Skin cancer is caused by the mutation in the skin cell’s DNA. These changes may lead to the abnormal cells to spread and multiply uncontrollably. When this happens in the skin,
it may lead to squamous cell carcinoma.

Squamous cell carcinoma of the skin may be caused or triggered by the damage to the DNA in skin cells because of ultraviolet (UV) radiation. This is usually found in sunlight and tanning beds and lamps. However, sun exposure alone can’t explain skin cancers that develop in areas which are not exposed to the sun. This shows that there are other factors that may contribute to the increased risk of developing squamous cell carcinoma of the skin.

5Risk Factors

Some people are at a higher risk of developing squamous cell carcinoma:

People with fair skin – People who have fair skin, light hair and blue, green or gray eyes are at a higher risk of developing squamous cell carcinoma.

Excessive exposure to the sun – People who are exposed to UV light from the sun may increase the risk of developing the disease. This applies to those who spend a lot of time under the sun without protection or work in areas where there is an open space.

Use of tanning lights and beds – People who are fond of using tanning beds and lights may have a heightened risk of having this type of skin cancer.

History of skin cancer – People who have previous skin cancers are at a higher risk of developing squamous cell carcinoma. Also, people with a history of sunburns and pre-cancerous skin lesions may also have a higher risk of having SCC.

Compromised immune system – People with weakened immune systems like those who have lymphoma or leukemia, may have increased risks of developing SCC and other skin cancers.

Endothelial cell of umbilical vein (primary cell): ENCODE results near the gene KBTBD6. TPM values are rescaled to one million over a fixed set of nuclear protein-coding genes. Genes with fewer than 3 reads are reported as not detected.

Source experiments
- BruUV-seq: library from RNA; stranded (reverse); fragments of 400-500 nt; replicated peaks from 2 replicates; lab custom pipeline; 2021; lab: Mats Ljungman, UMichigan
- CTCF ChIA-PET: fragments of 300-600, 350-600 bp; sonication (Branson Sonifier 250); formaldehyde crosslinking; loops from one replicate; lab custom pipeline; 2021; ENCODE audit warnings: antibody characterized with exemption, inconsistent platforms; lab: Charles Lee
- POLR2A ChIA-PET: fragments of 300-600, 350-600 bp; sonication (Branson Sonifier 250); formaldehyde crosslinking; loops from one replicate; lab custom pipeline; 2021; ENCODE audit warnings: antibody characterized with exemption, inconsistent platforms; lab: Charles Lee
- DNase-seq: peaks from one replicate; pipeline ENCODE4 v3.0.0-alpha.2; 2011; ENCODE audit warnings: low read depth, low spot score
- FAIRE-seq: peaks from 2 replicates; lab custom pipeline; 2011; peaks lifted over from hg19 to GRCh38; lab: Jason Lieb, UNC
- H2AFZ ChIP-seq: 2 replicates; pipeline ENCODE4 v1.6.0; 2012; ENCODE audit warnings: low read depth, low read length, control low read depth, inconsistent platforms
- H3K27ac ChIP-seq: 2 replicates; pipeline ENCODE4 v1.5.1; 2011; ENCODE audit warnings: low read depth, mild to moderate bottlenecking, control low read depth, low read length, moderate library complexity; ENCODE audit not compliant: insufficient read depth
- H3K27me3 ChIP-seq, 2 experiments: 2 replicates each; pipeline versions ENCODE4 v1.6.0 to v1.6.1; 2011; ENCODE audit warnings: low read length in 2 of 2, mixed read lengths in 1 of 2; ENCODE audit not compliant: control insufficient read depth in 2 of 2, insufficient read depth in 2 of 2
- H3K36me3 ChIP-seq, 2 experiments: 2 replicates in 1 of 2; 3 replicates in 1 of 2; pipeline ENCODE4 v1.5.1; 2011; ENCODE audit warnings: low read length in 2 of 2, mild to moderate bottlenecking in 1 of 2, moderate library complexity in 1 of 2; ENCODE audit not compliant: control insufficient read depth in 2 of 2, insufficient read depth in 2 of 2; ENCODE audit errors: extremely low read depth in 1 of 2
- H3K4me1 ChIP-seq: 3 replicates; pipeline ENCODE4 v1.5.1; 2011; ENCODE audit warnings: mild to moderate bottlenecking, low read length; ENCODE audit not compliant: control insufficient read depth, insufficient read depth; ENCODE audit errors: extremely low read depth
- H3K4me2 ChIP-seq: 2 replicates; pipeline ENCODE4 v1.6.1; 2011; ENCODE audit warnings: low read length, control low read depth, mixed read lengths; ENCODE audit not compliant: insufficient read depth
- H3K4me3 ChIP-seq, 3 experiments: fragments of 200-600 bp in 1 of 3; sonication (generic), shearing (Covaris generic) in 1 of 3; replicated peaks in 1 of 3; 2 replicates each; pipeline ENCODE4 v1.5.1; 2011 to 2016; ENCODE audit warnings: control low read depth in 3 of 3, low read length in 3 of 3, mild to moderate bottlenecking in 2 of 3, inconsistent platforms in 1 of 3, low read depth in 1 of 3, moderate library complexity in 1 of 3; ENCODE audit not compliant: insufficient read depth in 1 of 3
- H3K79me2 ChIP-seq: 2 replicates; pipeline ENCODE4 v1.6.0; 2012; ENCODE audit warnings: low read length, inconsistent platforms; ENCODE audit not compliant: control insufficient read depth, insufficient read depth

Xeroderma pigmentosum – People with this rare genetic disorder may increase the risk of developing skin cancer. This disease causes extreme sensitivity to sunlight.

The other risk factors include:

  • Having a history of multiple severe sunburns, particularly those which happened during childhood.
  • Living in sunny regions or high altitude areas
  • History of arsenic chemical exposure
  • Previous diagnosis of any skin cancer
  • Older age
  • Moles present at birth or congenital nevi
  • Repeated exposure to radiation
  • Dysplastic nevi (atypical moles)
  • Human papillomavirus (HPV) infection
  • Tobacco use or smoking
  • Leukoplakia or Bowen’s disease
  • Exposure to arsenic, coal tar, and other industrial chemicals.


If squamous cell carcinoma remains untreated, it can damage the surrounding healthy tissue and skin. In fact, the cancer cells can also spread to the lymph nodes and other organs of the body. However, this case is not common.

The cases of deadly and aggressive squamous cell carcinoma are when the lesion is large, deep and if it affects mucous membranes such as the lips. Also, SCC may lead to serious complications when the person affected has a weakened immune system and those who had just undergone an organ transplant.


Tests and procedures that are used to diagnose squamous cell carcinoma of the skin include the following.